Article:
Three important new Meadows Museum exhibitions, all opening Nov. 30, 2007, will explore the evolution of American art and offer rare insights into a Texas titan.
“Coming of Age: American Art, 1850s to 1950s” running through Feb. 24, 2008, explores the fertile period during which artists as diverse as Winslow Homer, Edward Hopper, Alexander Calder and Georgia O’Keeffe rose to international prominence.
“Jerry Bywaters, Interpreter of the Southwest” and “Lone Star Printmaker” run through Mar. 2 and promise a fully rounded look into the life and work of the Dallas artist who reshaped the Texas art world and brought national recognition for Texas artists.
(Top, a section of Jerry Bywaters’ Where the Mountains Meet the Plains, 1939; right, Winslow Homer’s Eight Bells, 1886. )
“Coming of Age” in America
From the 1850s to the 1950s, American art and culture evolved from the provincial to the international. “Coming of Age” traces the development of American art during this period and features more than 70 masterpieces of painting and sculpture by the country’s most prominent artists – Edward Hopper, Georgia O’Keeffe, Alexander Calder, Jackson Pollock, Frederic Remington, John Singer Sargent, Winslow Homer and James Whistler, among many others.
Works are drawn from the collection of The Addison Gallery of American Art at Phillips Academy in Andover, Massachusetts; the Meadows Museum exhibit marks the first time such a large number of the Addison Gallery’s greatest treasures have ever traveled as a group.
Focusing on the key artistic movements during this period, “Coming of Age” is curated by William Agee, professor of art history at Hunter College, New York, and Susan Faxon, associate director and curator of the Addison Gallery. (Above, a section of Edward Hopper’s Manhattan Bridge Loop, 1928.)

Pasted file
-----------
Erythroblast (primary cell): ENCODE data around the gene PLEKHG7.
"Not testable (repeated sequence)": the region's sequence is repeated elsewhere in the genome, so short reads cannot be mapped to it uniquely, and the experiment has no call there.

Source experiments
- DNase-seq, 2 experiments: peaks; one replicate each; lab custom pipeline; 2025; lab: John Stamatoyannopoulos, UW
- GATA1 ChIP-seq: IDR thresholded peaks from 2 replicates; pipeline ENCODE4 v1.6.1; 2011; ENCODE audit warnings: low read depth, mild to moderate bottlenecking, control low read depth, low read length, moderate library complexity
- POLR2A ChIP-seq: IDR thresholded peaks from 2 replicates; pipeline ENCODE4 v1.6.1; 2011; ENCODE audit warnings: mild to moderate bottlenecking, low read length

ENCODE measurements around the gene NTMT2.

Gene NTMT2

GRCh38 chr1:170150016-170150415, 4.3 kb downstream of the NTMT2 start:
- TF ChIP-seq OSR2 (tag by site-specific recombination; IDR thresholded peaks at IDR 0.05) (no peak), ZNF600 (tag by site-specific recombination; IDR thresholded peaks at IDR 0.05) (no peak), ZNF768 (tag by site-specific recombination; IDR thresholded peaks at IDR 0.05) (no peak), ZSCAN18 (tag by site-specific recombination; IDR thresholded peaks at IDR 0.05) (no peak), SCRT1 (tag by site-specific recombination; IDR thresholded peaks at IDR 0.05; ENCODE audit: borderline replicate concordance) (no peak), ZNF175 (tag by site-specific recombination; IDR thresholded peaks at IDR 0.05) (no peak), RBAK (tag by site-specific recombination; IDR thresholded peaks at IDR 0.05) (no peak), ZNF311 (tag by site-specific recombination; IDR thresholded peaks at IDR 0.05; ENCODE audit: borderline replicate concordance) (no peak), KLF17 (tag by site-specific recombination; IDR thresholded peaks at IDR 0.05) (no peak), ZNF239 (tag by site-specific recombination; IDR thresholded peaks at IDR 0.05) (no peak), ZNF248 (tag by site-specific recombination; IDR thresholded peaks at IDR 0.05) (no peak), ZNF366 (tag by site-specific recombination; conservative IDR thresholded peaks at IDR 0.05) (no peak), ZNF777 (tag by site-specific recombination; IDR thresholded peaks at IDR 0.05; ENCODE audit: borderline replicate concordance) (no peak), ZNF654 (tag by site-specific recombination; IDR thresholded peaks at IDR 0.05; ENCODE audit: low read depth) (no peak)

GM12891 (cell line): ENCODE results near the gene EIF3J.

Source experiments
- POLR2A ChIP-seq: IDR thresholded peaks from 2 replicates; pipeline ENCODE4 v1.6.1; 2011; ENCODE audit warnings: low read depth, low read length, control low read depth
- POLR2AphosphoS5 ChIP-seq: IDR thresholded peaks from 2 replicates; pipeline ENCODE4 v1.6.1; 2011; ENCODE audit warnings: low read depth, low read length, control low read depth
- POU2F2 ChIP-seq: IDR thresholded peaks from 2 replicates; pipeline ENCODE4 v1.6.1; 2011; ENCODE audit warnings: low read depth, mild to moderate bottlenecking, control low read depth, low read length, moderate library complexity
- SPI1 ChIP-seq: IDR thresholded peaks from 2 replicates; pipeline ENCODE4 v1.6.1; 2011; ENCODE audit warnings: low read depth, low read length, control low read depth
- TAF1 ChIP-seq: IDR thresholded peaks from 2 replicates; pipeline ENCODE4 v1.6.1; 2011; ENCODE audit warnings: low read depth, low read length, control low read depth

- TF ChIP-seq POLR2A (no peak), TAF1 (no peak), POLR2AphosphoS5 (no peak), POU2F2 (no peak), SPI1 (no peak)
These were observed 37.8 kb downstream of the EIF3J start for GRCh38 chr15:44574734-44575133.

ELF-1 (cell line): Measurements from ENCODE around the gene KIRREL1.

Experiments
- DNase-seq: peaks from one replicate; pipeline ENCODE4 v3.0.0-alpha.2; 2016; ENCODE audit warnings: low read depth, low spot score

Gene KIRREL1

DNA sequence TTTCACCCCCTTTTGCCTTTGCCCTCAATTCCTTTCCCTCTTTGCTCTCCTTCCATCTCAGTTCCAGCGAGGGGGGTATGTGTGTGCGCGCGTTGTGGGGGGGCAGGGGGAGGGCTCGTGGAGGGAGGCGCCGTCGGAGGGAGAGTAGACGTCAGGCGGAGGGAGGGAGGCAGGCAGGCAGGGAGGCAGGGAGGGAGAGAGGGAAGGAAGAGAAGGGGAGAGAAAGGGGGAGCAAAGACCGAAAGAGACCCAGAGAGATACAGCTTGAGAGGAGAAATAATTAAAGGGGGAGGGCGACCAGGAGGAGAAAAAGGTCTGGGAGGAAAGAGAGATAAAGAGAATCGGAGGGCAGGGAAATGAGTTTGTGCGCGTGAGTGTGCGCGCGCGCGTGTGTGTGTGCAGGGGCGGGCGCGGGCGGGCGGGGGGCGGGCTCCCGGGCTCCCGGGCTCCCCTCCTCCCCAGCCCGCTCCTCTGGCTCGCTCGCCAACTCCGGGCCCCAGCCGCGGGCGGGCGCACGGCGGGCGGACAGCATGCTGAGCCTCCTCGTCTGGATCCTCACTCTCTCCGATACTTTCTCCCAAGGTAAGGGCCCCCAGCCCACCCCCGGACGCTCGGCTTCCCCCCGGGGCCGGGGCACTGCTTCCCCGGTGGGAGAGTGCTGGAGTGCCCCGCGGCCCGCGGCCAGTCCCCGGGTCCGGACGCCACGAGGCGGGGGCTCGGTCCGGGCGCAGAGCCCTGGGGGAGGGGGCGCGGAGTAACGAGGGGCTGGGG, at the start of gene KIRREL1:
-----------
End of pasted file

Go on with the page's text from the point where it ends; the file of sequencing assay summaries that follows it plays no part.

A Lone Star focus
Meanwhile, two Meadows Museum exhibits of prints and paintings by artist Jerry Bywaters are designed to reflect a three-dimensional portrait of the influential Texas artist, right down to his favorite houndstooth fedora.
Forty-two of Bywaters’ paintings in oil, watercolor and pastel will be exhibited together in “Jerry Bywaters, Interpreter of the Southwest.” Most are on loan from the family and private collectors. The artist’s 34 lithograph and five linoleum block prints will be exhibited together for the first time in “Lone Star Printmaker,” along with loose-leaf pages from the notebook he used to record the business and artistic details of his printmaking work.
“We want the exhibit to create a sense of the man in the round,” says Sam Ratcliffe, head of the Jerry Bywaters Special Collections Wing at Hamon Arts Library, and, with Ellen Buie Niewyk, guest curator of the exhibit.
Ratcliffe and Niewyk, who is curator of the Bywaters, are uniquely suited to serve as curators of the exhibit – both knew Jerry Bywaters well and regularly work with the papers, art and ephemera he gave to the library. Both also are authors of new books about Bywaters’ work. Bywaters served for 35 years as a member of the fine arts faculty at SMU and was director of the Dallas Museum of Art from 1943 to 1964. He also was the leader of the Dallas Nine, a group of artists devoted to Texas Regionalism.
Read more about the Bywaters exhibitions in the upcoming issue of SMU’s libraries newsletter, Annotations. (Above, a section of Jerry Bywaters’ Dallas County Courthouse, 1936.)